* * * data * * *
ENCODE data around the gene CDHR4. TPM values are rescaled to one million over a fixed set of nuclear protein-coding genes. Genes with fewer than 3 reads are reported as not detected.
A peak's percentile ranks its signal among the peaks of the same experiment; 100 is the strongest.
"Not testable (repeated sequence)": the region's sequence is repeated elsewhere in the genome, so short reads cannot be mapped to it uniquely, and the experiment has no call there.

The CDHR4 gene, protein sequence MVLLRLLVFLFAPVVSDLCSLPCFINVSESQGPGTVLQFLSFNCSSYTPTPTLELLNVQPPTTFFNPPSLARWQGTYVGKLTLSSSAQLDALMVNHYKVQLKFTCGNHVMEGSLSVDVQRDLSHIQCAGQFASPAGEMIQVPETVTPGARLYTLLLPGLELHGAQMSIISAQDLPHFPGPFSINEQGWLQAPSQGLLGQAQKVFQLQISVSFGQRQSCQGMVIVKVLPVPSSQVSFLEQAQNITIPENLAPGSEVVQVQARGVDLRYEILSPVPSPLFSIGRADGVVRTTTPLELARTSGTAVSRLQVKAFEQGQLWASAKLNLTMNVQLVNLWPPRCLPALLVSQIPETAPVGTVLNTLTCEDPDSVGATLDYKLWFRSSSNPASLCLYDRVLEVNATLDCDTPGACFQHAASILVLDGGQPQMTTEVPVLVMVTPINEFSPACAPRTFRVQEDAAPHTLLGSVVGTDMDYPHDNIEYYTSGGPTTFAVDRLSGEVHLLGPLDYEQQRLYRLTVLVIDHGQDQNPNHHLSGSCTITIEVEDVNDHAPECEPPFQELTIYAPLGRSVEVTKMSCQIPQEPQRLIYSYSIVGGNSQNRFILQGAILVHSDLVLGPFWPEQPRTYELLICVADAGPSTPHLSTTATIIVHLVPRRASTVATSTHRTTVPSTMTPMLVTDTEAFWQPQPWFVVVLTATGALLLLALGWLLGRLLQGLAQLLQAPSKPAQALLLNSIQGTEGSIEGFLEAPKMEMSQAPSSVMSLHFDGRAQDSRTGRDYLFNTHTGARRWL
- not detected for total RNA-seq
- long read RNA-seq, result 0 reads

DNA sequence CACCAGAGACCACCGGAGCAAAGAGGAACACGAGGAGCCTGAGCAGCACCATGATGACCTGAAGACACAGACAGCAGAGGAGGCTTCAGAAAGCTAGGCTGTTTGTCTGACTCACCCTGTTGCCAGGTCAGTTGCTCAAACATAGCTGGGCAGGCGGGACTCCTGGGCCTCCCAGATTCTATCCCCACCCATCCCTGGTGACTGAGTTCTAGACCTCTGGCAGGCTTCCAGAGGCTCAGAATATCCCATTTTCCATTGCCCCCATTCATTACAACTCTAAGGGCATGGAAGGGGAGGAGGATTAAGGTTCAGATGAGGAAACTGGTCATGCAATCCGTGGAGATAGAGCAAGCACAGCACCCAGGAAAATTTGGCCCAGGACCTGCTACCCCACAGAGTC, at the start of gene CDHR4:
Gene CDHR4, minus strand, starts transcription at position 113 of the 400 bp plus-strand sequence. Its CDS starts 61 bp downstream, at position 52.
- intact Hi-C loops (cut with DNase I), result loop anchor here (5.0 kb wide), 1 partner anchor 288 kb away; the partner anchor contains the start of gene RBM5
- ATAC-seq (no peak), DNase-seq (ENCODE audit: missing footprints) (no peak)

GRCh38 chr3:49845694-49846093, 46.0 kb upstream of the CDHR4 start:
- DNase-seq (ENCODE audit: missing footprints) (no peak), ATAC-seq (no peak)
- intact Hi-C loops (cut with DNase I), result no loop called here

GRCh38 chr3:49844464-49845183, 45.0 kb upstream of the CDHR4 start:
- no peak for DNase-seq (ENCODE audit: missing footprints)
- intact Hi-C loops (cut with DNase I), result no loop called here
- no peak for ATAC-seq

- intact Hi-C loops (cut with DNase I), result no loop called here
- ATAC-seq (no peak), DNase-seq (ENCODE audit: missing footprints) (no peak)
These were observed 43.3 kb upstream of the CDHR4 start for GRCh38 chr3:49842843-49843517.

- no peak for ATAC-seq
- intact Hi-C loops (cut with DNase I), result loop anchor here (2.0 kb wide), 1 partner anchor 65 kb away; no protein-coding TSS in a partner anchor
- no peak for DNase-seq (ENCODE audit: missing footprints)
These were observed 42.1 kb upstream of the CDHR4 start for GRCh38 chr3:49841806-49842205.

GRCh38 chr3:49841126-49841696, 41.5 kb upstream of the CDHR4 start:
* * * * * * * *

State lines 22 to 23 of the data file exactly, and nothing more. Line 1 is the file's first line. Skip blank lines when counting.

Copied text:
- intact Hi-C loops (cut with DNase I), result loop anchor here (2.0 kb wide), 1 partner anchor 65 kb away; no protein-coding TSS in a partner anchor
- no peak for DNase-seq (ENCODE audit: missing footprints)